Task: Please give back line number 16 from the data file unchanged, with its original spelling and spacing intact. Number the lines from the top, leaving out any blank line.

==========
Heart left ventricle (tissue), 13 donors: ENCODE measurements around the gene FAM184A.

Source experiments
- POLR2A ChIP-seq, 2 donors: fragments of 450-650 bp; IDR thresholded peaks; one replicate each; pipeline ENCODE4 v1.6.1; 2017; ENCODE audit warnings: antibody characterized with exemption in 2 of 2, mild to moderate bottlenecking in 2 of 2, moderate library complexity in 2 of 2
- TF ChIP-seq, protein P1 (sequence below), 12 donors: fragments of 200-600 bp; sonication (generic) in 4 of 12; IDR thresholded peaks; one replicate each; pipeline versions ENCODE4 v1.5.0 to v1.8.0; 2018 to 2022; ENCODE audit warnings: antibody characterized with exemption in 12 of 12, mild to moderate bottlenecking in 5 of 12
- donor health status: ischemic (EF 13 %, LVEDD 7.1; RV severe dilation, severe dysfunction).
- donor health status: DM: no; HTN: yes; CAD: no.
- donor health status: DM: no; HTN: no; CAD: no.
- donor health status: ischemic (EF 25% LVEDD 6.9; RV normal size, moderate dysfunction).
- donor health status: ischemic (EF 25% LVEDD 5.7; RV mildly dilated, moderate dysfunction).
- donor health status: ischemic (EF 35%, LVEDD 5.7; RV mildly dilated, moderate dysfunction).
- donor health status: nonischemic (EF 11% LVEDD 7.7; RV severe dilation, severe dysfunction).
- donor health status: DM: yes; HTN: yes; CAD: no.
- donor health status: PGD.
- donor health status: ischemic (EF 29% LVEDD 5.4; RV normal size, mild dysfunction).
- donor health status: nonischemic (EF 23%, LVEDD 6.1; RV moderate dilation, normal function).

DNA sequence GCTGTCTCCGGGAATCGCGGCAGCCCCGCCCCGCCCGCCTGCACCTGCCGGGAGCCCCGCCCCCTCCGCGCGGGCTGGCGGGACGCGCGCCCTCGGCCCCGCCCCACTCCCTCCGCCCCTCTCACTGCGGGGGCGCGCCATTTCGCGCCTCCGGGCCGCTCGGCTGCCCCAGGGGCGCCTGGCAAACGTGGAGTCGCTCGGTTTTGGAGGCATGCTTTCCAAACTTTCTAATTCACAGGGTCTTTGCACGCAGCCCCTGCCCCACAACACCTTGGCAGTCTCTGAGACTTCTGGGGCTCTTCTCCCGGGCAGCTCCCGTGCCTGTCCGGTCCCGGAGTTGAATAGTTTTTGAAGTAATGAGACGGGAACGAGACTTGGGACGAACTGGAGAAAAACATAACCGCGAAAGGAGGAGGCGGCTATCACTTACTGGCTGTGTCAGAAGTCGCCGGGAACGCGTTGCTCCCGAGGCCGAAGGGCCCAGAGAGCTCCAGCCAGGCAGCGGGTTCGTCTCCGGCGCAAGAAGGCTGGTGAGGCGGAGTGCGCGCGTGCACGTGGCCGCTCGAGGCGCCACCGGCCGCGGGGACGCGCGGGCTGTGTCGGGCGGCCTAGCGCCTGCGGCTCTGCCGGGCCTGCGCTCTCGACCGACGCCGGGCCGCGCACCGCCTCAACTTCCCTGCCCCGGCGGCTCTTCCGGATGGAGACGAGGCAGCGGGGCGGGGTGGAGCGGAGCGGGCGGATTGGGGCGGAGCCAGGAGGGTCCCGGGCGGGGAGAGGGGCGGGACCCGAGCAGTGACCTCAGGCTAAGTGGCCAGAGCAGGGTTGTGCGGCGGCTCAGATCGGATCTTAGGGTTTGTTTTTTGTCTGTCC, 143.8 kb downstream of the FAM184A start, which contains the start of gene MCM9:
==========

DNA sequence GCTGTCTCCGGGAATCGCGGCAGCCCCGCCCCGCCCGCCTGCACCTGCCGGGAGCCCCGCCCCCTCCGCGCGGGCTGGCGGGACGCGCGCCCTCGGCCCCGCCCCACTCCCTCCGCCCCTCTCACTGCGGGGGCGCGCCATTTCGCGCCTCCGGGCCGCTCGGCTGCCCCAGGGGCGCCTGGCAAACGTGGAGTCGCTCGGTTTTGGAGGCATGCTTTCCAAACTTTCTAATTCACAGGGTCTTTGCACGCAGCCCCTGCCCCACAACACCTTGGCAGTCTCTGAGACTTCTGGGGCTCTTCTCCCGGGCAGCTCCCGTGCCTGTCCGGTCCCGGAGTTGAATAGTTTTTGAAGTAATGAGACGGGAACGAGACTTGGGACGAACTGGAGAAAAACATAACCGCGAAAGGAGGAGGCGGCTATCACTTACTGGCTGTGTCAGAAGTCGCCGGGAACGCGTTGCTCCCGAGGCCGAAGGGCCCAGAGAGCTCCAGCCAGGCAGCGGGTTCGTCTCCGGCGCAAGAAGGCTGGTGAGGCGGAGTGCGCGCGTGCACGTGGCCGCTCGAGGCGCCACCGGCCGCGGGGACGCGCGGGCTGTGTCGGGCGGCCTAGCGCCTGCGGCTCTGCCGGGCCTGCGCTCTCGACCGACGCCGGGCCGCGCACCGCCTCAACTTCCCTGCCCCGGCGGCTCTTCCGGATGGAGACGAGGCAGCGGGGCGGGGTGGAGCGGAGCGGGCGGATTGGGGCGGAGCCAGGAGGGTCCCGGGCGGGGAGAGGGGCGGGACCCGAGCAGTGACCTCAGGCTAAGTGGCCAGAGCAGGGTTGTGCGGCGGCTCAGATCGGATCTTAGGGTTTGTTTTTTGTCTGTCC, 143.8 kb downstream of the FAM184A start, which contains the start of gene MCM9: